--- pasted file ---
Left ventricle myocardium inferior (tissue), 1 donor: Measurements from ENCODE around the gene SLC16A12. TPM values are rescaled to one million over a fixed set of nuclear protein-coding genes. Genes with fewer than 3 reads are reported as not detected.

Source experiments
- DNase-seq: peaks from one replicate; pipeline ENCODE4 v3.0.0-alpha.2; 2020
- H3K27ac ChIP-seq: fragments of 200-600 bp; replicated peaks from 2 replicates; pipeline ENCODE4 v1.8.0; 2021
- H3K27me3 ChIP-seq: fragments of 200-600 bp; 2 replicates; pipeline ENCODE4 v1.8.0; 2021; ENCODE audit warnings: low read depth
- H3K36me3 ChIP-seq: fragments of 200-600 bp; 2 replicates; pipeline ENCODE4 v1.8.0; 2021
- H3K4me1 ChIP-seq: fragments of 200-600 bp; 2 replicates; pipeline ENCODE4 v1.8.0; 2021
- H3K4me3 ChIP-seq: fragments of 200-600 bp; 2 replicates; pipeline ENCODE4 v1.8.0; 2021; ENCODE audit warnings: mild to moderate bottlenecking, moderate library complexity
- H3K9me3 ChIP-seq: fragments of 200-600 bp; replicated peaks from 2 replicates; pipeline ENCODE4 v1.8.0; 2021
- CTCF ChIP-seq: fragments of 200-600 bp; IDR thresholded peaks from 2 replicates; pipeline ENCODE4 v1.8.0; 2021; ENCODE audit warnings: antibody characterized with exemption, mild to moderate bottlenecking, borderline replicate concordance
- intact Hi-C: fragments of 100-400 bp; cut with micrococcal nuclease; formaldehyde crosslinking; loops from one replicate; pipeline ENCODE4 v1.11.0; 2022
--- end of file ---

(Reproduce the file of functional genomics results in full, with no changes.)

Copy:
Left ventricle myocardium inferior (tissue), 1 donor: Measurements from ENCODE around the gene SLC16A12. TPM values are rescaled to one million over a fixed set of nuclear protein-coding genes. Genes with fewer than 3 reads are reported as not detected.

Source experiments
- DNase-seq: peaks from one replicate; pipeline ENCODE4 v3.0.0-alpha.2; 2020
- H3K27ac ChIP-seq: fragments of 200-600 bp; replicated peaks from 2 replicates; pipeline ENCODE4 v1.8.0; 2021
- H3K27me3 ChIP-seq: fragments of 200-600 bp; 2 replicates; pipeline ENCODE4 v1.8.0; 2021; ENCODE audit warnings: low read depth
- H3K36me3 ChIP-seq: fragments of 200-600 bp; 2 replicates; pipeline ENCODE4 v1.8.0; 2021
- H3K4me1 ChIP-seq: fragments of 200-600 bp; 2 replicates; pipeline ENCODE4 v1.8.0; 2021
- H3K4me3 ChIP-seq: fragments of 200-600 bp; 2 replicates; pipeline ENCODE4 v1.8.0; 2021; ENCODE audit warnings: mild to moderate bottlenecking, moderate library complexity
- H3K9me3 ChIP-seq: fragments of 200-600 bp; replicated peaks from 2 replicates; pipeline ENCODE4 v1.8.0; 2021
- CTCF ChIP-seq: fragments of 200-600 bp; IDR thresholded peaks from 2 replicates; pipeline ENCODE4 v1.8.0; 2021; ENCODE audit warnings: antibody characterized with exemption, mild to moderate bottlenecking, borderline replicate concordance
- intact Hi-C: fragments of 100-400 bp; cut with micrococcal nuclease; formaldehyde crosslinking; loops from one replicate; pipeline ENCODE4 v1.11.0; 2022